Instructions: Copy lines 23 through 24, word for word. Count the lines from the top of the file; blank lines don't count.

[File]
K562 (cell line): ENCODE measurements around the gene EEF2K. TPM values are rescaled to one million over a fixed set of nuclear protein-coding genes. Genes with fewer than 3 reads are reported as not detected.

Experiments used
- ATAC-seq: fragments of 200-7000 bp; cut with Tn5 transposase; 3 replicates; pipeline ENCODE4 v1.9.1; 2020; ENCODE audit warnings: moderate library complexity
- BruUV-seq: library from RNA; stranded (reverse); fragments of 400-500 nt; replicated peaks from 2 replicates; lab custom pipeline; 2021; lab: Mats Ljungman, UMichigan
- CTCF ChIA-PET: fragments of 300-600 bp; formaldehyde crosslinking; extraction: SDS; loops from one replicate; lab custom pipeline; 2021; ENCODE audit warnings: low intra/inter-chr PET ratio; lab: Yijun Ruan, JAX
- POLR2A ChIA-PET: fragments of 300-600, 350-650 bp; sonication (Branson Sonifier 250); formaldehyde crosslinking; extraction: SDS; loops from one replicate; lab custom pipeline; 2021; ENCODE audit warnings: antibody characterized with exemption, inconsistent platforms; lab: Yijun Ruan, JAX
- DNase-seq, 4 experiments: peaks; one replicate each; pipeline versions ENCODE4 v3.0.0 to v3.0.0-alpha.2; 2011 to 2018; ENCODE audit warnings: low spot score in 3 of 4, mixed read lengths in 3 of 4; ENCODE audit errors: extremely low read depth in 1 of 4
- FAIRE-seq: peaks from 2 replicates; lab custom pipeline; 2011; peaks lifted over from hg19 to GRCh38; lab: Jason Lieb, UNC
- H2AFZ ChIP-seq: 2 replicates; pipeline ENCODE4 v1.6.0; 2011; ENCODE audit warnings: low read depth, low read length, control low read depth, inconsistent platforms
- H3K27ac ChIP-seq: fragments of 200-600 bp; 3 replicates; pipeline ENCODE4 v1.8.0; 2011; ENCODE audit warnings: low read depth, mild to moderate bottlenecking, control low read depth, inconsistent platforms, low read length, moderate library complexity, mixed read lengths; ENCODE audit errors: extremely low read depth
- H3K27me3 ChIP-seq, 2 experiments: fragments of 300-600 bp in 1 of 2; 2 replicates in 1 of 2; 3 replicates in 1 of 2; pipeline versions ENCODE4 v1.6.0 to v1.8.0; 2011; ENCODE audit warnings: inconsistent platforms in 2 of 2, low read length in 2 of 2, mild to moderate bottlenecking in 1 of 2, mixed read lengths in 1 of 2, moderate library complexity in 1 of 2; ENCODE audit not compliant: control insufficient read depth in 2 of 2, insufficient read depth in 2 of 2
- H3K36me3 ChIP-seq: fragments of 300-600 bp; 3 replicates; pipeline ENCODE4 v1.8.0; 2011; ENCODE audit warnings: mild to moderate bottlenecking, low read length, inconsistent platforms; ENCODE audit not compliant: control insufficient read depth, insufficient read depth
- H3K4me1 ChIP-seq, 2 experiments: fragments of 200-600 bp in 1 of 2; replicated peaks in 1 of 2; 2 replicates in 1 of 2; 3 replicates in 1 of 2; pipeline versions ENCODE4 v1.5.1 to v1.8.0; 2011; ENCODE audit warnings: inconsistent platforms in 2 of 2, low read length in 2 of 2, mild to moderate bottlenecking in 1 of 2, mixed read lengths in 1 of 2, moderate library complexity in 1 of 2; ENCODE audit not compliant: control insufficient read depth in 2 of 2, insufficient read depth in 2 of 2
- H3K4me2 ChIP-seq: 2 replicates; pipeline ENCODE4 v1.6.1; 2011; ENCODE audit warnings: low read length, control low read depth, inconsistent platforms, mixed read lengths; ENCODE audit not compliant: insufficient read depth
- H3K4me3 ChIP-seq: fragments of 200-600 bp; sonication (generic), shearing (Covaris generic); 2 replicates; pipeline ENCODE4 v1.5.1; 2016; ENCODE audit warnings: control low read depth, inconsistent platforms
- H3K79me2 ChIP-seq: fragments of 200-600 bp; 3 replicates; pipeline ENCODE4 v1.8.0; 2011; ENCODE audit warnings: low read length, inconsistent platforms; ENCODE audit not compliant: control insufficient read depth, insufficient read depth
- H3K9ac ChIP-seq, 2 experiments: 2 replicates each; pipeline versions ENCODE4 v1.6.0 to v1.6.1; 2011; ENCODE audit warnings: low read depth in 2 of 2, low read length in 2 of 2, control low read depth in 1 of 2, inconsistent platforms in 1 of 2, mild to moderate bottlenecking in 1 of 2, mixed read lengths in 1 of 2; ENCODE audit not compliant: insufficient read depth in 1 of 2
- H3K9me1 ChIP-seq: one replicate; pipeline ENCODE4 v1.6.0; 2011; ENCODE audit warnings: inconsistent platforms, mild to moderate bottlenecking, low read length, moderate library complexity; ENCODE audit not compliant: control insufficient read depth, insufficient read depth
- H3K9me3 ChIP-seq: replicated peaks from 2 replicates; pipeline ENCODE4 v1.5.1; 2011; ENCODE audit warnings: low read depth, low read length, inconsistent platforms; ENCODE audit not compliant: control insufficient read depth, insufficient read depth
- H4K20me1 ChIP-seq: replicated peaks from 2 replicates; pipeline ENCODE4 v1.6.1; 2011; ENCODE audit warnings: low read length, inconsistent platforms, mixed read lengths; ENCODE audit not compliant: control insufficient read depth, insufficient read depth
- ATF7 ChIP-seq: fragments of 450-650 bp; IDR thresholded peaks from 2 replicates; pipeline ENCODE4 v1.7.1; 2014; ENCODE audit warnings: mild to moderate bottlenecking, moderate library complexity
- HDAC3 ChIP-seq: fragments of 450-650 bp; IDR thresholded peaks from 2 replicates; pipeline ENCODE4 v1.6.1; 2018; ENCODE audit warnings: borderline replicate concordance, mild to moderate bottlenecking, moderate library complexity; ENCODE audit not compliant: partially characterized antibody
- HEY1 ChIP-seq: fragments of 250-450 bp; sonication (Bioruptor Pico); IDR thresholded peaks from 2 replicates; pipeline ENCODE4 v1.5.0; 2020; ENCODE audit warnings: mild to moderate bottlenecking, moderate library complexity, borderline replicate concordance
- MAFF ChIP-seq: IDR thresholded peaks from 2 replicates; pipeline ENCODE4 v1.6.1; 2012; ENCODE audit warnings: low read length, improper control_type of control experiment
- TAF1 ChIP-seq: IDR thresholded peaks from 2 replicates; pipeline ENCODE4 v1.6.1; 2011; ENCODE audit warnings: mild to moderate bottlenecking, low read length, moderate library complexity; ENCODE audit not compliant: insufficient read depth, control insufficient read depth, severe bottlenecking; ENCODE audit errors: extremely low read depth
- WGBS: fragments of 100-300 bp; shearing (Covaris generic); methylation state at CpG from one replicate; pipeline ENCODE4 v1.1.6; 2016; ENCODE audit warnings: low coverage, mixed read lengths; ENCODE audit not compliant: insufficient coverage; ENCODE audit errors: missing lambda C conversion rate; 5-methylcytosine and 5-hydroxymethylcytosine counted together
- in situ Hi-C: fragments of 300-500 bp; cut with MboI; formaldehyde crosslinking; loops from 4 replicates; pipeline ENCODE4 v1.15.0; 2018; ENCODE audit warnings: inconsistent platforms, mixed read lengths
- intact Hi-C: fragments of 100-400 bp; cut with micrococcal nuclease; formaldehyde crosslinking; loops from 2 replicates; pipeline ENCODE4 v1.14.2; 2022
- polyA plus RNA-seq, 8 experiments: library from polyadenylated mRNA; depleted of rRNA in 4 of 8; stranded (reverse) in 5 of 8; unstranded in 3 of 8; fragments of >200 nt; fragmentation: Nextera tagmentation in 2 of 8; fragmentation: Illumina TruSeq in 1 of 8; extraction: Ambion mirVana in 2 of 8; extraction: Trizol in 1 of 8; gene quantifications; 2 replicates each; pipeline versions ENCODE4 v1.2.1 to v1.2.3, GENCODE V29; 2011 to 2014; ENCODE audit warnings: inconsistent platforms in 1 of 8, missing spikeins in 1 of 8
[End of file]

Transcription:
- HEY1 ChIP-seq: fragments of 250-450 bp; sonication (Bioruptor Pico); IDR thresholded peaks from 2 replicates; pipeline ENCODE4 v1.5.0; 2020; ENCODE audit warnings: mild to moderate bottlenecking, moderate library complexity, borderline replicate concordance
- MAFF ChIP-seq: IDR thresholded peaks from 2 replicates; pipeline ENCODE4 v1.6.1; 2012; ENCODE audit warnings: low read length, improper control_type of control experiment